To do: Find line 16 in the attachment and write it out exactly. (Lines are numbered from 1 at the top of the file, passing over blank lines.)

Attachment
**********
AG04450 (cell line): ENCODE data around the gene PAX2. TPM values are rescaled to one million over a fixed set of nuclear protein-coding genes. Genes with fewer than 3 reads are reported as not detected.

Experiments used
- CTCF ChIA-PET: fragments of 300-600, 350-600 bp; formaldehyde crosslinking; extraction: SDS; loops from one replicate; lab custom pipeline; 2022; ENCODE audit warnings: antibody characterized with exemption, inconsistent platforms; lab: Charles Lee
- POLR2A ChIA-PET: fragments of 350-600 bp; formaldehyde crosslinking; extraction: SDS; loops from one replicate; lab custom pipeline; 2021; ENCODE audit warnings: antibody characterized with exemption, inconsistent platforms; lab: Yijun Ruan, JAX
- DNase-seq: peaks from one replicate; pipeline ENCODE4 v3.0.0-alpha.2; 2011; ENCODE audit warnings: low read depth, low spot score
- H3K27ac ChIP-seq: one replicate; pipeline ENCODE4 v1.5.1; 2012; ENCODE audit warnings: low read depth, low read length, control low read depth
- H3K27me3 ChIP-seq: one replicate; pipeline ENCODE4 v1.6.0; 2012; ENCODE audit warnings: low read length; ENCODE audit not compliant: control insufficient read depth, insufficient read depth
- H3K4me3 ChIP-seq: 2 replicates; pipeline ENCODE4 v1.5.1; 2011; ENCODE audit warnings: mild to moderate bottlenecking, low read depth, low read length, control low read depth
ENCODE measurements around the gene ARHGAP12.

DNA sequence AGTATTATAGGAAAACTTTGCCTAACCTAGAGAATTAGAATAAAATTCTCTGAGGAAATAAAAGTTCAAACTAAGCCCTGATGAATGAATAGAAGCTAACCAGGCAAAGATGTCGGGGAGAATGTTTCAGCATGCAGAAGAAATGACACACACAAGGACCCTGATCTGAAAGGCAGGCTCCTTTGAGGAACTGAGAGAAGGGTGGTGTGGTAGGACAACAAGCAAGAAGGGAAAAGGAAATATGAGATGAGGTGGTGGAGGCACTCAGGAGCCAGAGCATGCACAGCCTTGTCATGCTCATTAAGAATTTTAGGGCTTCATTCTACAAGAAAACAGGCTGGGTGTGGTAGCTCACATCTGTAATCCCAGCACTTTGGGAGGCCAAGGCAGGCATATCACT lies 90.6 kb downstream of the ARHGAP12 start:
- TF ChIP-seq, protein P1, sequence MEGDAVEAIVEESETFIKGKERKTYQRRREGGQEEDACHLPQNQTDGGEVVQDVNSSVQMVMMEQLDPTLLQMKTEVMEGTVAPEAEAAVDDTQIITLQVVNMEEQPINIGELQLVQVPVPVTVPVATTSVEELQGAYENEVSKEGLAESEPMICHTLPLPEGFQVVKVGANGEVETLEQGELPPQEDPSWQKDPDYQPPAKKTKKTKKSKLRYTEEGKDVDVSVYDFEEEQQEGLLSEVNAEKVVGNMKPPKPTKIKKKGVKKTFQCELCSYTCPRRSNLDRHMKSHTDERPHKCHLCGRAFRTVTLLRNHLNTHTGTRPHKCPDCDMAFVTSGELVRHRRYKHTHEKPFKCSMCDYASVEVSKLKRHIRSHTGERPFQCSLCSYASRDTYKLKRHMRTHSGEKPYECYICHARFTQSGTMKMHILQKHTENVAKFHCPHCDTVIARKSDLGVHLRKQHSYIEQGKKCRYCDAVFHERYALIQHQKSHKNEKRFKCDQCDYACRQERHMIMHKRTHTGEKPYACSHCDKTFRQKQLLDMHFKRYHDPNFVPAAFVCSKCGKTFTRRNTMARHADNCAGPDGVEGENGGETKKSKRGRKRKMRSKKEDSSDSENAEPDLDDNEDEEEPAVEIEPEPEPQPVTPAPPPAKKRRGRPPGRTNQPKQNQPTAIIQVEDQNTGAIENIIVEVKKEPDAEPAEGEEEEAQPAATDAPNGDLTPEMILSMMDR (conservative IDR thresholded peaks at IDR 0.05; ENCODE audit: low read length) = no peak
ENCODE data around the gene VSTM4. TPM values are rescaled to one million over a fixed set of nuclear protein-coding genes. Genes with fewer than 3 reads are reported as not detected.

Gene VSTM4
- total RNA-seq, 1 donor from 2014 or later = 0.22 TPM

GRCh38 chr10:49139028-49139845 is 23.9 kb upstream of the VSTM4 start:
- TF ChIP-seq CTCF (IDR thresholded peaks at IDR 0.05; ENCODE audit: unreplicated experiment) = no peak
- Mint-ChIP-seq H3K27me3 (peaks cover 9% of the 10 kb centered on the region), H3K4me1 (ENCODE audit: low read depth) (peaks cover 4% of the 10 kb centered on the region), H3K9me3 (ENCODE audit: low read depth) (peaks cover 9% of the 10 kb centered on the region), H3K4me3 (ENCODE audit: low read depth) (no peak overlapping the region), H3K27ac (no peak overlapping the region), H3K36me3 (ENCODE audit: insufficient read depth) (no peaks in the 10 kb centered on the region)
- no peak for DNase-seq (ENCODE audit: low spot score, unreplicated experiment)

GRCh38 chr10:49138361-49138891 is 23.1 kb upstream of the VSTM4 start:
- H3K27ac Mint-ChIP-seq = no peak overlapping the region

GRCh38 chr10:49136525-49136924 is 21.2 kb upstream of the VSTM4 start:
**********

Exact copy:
- TF ChIP-seq CTCF (IDR thresholded peaks at IDR 0.05; ENCODE audit: unreplicated experiment) = no peak